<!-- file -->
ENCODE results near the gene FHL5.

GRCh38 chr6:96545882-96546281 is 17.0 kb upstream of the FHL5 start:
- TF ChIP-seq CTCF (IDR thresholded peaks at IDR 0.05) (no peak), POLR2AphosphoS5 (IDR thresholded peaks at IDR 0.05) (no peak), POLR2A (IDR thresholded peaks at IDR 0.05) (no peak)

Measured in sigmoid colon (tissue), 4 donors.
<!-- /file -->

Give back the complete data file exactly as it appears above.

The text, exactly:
ENCODE results near the gene FHL5.

GRCh38 chr6:96545882-96546281 is 17.0 kb upstream of the FHL5 start:
- TF ChIP-seq CTCF (IDR thresholded peaks at IDR 0.05) (no peak), POLR2AphosphoS5 (IDR thresholded peaks at IDR 0.05) (no peak), POLR2A (IDR thresholded peaks at IDR 0.05) (no peak)

Measured in sigmoid colon (tissue), 4 donors.